Mar 19, 2013

Visit to a Chief's Son: American-African Romance

When I was a kid, Western-Indian homoromantic pairs were everywhere, from Jonny and Hadji on Jonny Quest to Terry and Raji on Maya.  But there were very few Western-African pairs.  The only one I can think of is Kevin and Codonyo in Visit to a Chief's Son (1974).

American anthropologist Robert (Richard Mulligan, who would go on to star in Soap with Jimmy Baio) travels to Kenya, ostensibly to photograph the 1973 solar eclipse, but really intending to photograph a secret Masai ritual.  He arrives full of colonial ideas about white civilization and African savagery.   Chief Lomoiru is not impressed.

But the real story is about the romance between Robert's son Kevin (John Phillip Hogdon), who was 14, my age, and the chief's son, Codonyo (Jesse Kinaru).  They walk through the savannah and see herds of animals; they go skinny-dipping; they hug; all to a lushly romantic score by Francis Lai.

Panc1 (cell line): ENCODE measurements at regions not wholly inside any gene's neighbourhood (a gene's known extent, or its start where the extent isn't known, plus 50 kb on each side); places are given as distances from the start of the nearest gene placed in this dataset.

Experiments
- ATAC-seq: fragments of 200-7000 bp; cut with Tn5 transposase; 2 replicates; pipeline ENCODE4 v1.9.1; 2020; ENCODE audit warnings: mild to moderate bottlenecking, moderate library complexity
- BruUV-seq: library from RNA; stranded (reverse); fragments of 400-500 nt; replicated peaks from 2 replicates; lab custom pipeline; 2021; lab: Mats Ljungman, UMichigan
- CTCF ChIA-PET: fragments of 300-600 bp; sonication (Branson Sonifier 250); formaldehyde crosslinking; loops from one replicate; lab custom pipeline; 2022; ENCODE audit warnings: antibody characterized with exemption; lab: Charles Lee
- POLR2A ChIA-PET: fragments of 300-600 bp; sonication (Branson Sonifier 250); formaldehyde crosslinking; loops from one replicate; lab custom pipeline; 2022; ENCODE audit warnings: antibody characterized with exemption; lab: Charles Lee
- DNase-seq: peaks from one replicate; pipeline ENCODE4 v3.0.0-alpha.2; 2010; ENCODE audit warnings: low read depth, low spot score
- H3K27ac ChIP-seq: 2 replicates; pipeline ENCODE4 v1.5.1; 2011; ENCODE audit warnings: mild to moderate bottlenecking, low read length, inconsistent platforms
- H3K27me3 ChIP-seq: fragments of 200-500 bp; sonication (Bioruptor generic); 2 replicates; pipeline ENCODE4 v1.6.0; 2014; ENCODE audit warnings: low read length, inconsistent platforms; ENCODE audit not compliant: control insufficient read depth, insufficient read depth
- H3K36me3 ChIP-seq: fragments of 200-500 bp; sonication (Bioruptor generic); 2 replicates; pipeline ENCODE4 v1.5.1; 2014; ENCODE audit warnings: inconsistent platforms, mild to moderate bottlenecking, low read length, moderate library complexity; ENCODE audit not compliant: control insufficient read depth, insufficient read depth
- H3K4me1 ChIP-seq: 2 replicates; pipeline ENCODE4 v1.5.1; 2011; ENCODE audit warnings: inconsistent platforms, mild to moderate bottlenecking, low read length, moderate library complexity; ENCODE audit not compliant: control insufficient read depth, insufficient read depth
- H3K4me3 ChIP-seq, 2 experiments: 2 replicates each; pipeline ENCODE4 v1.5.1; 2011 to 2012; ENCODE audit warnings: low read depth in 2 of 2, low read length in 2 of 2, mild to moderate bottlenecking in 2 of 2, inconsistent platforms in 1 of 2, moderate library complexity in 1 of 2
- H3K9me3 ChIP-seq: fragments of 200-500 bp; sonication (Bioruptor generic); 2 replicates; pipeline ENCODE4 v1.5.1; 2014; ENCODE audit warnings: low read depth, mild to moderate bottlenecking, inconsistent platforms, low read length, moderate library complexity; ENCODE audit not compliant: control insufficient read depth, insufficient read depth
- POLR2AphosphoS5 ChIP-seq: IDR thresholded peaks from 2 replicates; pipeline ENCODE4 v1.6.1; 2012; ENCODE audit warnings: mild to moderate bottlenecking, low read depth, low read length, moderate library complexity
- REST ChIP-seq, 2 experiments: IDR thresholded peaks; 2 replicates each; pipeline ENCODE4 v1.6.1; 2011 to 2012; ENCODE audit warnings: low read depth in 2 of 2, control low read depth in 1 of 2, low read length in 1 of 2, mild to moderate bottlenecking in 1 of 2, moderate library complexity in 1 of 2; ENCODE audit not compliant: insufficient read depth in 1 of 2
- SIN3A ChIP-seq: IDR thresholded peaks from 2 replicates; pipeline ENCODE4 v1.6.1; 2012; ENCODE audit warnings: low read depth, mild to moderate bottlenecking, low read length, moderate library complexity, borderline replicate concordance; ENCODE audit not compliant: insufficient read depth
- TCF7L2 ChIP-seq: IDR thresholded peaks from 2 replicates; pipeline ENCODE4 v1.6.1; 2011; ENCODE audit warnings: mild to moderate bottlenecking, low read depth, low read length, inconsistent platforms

Their interaction is aggressively physical; they can't keep their hands off each other. They even sleep together.

Soon we realize that the real "savage" is Kevin: he is a nature boy, untouched by civilization.  He gets the most frontal and rear nude scenes, including a close up of his bare butt.

Codonyo, who is usually fully clothed, is the civilized one, teaching Kevin the traditions and history of the Masai. In the end he "goes native," to the consternation of his father.

John Phillip Hogdon and Jesse Kinaru have no other film credits.  Robert Halmi, who wrote the original 1963 novel, was a nature photographer who found a new career in producing movies, mostly takes on classics like Gulliver's Travels (1996), Moby Dick (1998), and The Arabian Nights (2000).  Director Lamont Johnson selected mostly high-concept problem movies, like That Certain Summer (1972), about a teenager (Scott Jacoby) who discovers that his dad is gay.

1 comment:

  1. He wrote a book on the same topic in 1963


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